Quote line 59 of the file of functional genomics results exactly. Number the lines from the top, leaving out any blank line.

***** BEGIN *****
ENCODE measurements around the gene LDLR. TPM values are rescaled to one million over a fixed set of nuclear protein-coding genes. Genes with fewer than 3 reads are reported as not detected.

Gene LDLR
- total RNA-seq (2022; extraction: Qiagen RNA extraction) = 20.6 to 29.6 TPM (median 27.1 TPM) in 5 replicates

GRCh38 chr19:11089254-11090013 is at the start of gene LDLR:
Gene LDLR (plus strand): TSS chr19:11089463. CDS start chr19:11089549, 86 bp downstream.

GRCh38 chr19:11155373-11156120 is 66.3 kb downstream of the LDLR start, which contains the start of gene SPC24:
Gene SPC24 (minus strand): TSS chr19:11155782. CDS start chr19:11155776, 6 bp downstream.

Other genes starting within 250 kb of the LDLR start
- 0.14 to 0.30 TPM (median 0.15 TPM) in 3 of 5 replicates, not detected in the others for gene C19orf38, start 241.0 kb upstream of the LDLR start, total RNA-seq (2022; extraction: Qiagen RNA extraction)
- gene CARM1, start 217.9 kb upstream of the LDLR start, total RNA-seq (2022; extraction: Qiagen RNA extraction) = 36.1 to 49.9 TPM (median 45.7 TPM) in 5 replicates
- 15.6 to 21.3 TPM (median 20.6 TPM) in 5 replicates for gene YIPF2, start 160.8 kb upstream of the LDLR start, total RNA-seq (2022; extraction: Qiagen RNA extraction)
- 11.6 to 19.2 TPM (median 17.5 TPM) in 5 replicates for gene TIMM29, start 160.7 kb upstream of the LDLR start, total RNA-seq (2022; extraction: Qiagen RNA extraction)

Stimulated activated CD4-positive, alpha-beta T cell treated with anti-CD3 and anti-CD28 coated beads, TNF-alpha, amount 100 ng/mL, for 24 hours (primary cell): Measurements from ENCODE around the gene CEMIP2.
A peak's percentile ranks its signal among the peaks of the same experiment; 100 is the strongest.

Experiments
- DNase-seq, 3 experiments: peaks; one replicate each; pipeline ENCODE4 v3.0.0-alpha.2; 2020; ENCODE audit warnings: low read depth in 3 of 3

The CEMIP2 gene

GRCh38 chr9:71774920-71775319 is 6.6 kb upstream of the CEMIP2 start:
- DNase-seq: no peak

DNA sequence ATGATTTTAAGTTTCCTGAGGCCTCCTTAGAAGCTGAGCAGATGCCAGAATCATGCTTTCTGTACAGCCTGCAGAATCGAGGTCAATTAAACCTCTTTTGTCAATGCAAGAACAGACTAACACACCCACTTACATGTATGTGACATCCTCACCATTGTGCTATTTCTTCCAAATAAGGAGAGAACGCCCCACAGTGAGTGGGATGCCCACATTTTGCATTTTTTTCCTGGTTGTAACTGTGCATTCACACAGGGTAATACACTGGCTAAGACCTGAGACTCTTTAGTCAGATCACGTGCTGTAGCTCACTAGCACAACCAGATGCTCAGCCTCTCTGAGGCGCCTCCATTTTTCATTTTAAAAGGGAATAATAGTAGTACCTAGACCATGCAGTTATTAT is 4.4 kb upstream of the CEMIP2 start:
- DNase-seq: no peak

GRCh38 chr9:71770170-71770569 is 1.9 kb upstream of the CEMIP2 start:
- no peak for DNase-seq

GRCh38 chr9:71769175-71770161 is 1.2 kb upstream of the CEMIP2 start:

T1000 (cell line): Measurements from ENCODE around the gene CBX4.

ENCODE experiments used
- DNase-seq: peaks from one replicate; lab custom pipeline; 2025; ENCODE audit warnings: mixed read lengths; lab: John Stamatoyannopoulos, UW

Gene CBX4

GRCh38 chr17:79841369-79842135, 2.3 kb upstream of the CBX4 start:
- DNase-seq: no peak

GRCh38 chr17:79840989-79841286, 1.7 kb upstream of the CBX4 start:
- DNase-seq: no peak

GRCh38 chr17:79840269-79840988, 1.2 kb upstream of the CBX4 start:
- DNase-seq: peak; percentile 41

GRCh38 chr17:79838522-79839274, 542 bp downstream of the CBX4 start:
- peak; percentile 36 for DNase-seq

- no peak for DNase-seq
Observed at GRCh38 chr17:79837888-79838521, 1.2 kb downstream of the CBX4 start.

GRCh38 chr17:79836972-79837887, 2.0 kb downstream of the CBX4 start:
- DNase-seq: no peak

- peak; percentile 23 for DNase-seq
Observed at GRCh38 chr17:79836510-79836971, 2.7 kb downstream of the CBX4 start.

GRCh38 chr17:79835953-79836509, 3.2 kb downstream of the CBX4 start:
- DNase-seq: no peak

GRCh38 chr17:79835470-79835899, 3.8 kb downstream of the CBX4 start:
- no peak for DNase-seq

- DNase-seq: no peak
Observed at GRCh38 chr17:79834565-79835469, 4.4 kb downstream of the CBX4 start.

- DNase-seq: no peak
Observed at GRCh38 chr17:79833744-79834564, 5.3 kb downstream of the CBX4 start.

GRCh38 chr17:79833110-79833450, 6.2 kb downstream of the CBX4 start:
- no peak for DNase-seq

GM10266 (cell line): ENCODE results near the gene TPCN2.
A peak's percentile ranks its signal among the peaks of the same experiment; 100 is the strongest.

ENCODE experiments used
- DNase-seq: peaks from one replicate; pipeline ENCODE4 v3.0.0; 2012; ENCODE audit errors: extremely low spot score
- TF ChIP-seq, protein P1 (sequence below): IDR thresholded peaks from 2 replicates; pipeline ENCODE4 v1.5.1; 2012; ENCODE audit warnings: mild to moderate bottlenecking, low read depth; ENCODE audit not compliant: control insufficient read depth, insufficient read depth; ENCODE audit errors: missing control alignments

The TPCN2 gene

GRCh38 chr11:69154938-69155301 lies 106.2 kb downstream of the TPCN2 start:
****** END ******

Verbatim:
GRCh38 chr11:69154938-69155301 lies 106.2 kb downstream of the TPCN2 start: